2. Get licensed or certified.

  3. Either of the state-level contractor licenses requires you to take a trade exam and Business Management and Law exam.

  4. You can choose instead to earn a Journeyman or Master certification through the Municipal Association and work for a licensed contractor. Either of those certifications requires you to pass a trade exam as well. You cannot work independently on commercial projects over $5,000 or residential projects over $200 without a state-issued contractor’s license.

  5. For either of the state-level licenses, you must demonstrate financial stability through either submitting a financial statement or surety bond.

  6. Pay all application, exam, and license fees.

  7. Business corporations, nonprofit corporations, limited liability companies, limited partnerships, and limited liability partnerships must register with the Secretary of State. Sole proprietorships and general partnerships are not required to register.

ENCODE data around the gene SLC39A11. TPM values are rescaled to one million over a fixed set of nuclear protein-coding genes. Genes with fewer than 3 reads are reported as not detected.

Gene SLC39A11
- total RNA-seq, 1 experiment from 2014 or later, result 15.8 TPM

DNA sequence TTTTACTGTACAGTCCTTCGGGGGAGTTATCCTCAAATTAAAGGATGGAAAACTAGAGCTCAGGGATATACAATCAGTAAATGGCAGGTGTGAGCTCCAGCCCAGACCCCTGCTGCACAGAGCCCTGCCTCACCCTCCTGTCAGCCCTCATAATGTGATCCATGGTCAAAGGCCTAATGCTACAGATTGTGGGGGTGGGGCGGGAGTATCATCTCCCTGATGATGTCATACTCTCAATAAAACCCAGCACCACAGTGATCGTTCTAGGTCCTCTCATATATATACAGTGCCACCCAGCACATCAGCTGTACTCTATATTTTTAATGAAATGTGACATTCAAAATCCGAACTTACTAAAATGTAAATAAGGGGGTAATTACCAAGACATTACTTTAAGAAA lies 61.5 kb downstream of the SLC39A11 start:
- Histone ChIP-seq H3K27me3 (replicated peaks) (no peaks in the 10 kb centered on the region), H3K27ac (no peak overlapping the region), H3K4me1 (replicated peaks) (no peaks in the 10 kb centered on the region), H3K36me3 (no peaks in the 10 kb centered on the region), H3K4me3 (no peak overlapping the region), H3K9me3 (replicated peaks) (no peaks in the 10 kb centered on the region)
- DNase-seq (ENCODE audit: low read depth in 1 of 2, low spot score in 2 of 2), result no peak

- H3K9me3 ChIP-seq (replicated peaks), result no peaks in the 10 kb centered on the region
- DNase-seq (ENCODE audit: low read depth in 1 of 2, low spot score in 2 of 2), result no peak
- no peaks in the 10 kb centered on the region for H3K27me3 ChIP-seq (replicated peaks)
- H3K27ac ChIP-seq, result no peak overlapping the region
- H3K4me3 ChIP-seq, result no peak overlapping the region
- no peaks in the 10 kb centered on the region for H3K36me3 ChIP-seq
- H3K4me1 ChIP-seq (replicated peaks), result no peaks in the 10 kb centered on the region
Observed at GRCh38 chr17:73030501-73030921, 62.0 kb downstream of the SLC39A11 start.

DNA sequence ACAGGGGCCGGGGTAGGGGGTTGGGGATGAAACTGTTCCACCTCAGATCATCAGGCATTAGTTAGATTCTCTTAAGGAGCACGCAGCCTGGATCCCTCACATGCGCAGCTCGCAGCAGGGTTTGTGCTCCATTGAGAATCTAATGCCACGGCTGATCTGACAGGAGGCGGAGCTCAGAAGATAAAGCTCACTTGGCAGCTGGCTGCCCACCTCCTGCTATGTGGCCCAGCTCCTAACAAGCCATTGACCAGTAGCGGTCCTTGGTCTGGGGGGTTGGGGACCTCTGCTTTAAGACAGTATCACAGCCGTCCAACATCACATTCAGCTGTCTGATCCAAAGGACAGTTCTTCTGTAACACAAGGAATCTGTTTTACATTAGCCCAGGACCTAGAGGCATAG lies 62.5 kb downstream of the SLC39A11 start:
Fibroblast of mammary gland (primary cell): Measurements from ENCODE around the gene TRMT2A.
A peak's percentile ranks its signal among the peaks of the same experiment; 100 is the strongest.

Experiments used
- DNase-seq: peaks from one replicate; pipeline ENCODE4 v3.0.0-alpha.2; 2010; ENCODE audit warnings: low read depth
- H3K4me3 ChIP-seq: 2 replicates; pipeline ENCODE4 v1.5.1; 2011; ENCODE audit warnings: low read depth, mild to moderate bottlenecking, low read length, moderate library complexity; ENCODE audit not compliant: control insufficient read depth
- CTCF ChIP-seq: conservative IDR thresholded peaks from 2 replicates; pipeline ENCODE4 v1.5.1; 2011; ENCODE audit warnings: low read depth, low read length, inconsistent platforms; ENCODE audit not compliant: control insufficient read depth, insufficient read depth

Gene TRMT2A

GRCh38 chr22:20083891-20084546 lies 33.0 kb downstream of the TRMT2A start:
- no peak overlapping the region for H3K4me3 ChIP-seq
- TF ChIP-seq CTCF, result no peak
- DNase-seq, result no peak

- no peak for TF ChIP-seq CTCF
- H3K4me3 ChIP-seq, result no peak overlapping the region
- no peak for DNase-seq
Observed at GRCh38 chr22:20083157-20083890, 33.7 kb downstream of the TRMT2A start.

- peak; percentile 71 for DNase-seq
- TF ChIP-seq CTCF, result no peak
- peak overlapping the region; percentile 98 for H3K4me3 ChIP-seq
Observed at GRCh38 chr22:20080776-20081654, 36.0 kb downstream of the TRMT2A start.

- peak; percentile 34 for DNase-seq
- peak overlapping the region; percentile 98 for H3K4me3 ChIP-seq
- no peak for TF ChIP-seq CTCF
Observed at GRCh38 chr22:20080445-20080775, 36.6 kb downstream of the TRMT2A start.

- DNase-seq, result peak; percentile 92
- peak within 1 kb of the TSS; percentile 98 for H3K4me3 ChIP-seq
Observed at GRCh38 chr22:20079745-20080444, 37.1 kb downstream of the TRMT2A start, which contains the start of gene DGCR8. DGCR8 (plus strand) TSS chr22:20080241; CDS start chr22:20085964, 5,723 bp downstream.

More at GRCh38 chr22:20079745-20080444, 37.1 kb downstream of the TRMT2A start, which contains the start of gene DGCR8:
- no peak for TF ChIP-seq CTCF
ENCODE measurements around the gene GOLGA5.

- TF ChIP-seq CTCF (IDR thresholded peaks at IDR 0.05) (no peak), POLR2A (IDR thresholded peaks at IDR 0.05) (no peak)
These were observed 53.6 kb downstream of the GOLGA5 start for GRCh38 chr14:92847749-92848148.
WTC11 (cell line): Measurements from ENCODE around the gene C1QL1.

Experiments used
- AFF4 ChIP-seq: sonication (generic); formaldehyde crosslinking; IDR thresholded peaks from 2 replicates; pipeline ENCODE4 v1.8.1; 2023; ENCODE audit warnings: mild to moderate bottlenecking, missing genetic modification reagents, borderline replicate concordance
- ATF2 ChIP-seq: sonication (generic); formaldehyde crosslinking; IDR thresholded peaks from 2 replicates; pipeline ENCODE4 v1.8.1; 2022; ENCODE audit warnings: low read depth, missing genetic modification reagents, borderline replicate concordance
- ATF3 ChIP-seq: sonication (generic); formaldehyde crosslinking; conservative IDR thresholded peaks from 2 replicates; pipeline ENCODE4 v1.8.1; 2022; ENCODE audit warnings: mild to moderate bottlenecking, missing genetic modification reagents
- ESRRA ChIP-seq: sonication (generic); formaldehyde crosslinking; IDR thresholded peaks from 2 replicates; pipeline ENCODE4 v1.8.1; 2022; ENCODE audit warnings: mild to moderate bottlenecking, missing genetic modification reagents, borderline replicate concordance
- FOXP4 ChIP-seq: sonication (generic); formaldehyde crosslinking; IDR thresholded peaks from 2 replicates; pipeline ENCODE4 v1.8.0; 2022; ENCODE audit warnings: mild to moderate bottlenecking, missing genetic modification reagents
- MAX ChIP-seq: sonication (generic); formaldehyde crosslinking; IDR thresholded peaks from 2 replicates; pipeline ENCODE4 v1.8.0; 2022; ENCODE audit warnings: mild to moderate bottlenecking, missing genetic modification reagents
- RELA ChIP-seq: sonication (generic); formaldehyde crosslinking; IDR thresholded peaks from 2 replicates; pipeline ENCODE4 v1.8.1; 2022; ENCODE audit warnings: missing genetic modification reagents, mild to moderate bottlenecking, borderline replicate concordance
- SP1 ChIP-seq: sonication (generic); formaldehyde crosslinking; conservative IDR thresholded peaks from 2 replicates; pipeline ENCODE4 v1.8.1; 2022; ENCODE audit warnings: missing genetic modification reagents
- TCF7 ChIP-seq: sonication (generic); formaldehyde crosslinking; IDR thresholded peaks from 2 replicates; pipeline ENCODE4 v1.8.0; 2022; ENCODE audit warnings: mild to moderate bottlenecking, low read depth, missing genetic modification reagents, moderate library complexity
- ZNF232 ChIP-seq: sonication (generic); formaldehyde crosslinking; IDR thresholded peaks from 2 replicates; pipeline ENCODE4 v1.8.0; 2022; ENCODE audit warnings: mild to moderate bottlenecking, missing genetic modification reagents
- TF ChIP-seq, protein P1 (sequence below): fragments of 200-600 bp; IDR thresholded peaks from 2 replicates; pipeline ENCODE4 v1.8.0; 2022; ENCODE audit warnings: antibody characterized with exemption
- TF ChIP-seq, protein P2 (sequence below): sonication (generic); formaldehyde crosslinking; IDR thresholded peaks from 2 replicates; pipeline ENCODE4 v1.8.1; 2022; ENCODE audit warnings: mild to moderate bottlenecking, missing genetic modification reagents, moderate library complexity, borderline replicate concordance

Benefits of Getting an HVAC License in South Carolina

There are many benefits you’ll see from getting your South Carolina HVAC Contractor license:

  • First and most importantly, it is required by law to be licensed through the state to perform commercial HVAC contracting work valued at more than $5,000 and residential HVAC work valued at more than $200.

  • A trade license/certification is proof of your experience and skill and will make you a more attractive candidate to prospective employers.